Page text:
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132 management cited in the Literature Reviewbeaver trapping by James Bay Indians, Maine lobster fishing, and Fijian fishing territories, ar e different from the Ha itian/Dominican situation in fundamental ways. These successful ma nagement outcomes occurred in places with longstanding, cohesive, relatively homogeneous communities. The communities of resource users had existed in those places for many gene rations, and had a long time to generate strong norms and mechanisms to enforce them. In the case of the Maine lobster fishery and in Fiji, communities jealously guarded their own fish ing grounds against interlopers from other communities, but compliance with this territo rial system by members of the different communities was not hampered by major cultural, linguistic, or economic inequalities as in the Haitian and Dominican case. Fina lly, rapid technological changes in fishing over the past three decades have complicated the emergence of local fishing norms. While community-based management may not be impossible in the study area, the communities on the Haitian/Dominican border are certainly not ideal candidates, as they are not longs tanding, cohesive, or homogeneous, and lack strong norms and traditions in fishing. Despite these challenges, what can be done to encourage a situati on in which sustainedyield management is valued and enforced? As pr eviously mentioned, there are three basic issues continue to pervade the fishing economy on the southern Haitian/Dominican border: The economic problems of individual fisher men, which are exacerbated by the need to resort to patrons for access to equipment. Antagonisms, often split along ethnic lines, c oncerning who should have access to fish and in which areas. The need for better-established ground rules ove r appropriate fishing gears and behaviors, and the need for better enforcement of these ru les in order to protec t the resource base. Local fishermens associations represent a possible mechanism to address these issues. The economic problems of some local fishermen could be addressed by providing them credit for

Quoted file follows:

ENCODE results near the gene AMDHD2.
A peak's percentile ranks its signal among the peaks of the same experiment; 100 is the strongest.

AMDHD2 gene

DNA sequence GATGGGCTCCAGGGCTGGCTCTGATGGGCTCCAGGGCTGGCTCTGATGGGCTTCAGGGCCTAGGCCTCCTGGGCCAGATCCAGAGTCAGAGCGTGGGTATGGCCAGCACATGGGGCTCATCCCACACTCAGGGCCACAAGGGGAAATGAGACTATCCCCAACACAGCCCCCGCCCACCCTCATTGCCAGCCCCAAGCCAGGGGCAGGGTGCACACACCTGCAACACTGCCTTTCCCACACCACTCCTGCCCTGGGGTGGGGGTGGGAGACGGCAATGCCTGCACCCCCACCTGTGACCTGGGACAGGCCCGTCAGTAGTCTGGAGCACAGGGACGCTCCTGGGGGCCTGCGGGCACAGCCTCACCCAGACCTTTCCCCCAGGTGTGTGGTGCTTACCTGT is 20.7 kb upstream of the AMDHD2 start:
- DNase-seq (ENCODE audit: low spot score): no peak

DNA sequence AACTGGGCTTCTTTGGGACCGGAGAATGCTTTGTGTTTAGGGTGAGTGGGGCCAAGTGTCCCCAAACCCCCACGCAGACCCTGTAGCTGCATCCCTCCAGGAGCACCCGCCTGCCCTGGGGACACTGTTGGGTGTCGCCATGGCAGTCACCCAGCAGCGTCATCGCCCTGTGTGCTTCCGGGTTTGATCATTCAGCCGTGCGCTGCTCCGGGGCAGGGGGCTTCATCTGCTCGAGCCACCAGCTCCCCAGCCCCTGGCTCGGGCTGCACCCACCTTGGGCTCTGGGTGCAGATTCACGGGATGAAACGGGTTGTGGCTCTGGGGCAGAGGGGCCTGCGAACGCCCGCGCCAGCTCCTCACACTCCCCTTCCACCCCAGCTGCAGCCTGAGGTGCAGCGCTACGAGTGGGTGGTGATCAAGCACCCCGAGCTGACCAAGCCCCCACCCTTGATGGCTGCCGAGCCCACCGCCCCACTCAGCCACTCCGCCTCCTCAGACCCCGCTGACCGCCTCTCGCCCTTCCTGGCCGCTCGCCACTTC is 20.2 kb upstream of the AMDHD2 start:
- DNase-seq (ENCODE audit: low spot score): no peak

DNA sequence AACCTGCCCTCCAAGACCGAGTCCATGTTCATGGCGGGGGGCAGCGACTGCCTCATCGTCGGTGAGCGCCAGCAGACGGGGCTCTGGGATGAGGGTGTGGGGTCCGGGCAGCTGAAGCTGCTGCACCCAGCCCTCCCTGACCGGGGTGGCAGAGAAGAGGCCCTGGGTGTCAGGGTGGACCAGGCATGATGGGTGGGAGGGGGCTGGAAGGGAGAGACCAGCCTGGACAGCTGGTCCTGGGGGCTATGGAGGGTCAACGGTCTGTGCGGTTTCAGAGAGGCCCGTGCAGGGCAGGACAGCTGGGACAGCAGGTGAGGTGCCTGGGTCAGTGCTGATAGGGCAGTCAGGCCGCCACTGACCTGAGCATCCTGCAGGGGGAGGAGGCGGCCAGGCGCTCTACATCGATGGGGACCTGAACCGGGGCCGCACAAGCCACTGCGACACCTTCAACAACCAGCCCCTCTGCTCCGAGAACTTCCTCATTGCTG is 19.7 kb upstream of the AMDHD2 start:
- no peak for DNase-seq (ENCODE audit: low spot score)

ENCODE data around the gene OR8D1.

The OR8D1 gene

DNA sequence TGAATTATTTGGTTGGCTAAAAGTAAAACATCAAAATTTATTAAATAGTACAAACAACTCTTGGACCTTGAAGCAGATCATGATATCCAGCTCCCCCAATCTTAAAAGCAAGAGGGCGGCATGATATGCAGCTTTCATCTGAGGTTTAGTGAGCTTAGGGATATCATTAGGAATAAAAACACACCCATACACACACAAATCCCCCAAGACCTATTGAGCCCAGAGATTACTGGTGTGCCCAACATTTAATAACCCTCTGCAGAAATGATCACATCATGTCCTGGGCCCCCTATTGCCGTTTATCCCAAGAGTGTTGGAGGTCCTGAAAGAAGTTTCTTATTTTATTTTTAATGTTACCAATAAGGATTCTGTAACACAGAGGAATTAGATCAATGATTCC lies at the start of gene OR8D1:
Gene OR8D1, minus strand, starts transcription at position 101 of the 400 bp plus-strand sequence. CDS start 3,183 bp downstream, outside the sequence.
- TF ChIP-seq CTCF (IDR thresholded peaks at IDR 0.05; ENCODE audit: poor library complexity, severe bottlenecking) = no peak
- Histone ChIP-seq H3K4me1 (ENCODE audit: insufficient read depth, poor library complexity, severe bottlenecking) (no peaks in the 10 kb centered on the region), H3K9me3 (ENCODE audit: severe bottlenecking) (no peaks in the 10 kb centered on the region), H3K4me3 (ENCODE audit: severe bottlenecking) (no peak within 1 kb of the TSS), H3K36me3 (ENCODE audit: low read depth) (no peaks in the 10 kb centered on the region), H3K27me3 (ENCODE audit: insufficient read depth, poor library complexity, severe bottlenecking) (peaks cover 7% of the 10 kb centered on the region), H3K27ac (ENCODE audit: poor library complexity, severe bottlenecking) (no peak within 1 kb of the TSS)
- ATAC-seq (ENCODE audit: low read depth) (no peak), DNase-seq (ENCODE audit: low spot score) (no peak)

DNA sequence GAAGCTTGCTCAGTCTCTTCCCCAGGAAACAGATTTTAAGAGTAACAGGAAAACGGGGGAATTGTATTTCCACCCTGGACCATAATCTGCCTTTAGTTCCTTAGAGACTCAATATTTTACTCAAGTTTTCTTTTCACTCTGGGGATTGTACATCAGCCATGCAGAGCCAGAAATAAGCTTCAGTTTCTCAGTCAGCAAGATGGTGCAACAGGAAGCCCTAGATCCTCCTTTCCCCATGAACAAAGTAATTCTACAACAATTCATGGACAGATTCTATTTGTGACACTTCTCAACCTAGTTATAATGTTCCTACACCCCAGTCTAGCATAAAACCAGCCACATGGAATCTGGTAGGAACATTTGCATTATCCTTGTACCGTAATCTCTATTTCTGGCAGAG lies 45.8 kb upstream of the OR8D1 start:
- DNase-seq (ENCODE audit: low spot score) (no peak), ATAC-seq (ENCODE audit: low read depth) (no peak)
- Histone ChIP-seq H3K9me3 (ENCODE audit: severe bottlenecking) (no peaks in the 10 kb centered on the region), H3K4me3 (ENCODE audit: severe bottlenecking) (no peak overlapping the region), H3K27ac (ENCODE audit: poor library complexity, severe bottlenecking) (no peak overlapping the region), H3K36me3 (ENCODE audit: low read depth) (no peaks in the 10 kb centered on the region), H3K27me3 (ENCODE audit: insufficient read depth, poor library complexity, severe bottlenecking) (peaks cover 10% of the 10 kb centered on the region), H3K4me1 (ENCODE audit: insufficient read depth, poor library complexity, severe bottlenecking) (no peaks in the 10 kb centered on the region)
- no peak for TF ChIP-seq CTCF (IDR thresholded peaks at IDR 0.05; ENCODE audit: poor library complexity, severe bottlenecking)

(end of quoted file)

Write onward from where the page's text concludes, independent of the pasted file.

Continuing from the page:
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133 the purchase of their own boats and gear. This would enable them to seek better prices for their catch than the prices se t by a patron. Alternativel y, a large fishing vessel (barco madre), shared by the members of the fishing association, could be used to exploit pelagic fish offshore with lower costs. Access to such a vessel could reduce fuel expe nditures and debt among Dominican FAD fishermen, and reduce depletion of inshore stocks by focusing more fishing offshore. Obtaining such a vessel is a major goal of the Pedernales association; however, there are questions of how the use of the vessel would be shared. The second issue of ethnic antagonism has been addressed to an extent by the diplomatic activities of the Pedernales and Anse-a-Pitre associations, whic h have reduced tension between Dominican and Haitian fishermen, and have clarified the issues which created conflict in the past. This at least opens the door to cooperative management, but does not address the problem of Haitians continuing to fish in the DR, and the fact that fishermen often do not abide by local norms. Issues such as the continued use of nets by Haitian fishermen could lead to a reemergence of violent conflict. However, the third problem of sustainability is the most daunting of all, and likely cannot be solved without first resolving the first two issues. Greater efforts must be made in terms of biological research, education of fishermen, and the strengthening of the fishermens associations in conjunction with more consistent enforcement on the part of the Dominican and Haitian states. In order for the Pedernales and Anse-a-Pitre fishermens associations to play a greater role in management, they will need offi cial recognition and cooperation from local, state and national governments, as well as con tinuous outside advice and financial aid. In order to change the culture of local fi shing, fishermen on the individual level must be both empowered and made accountable. To incen tivize self-enforcement of regulations, local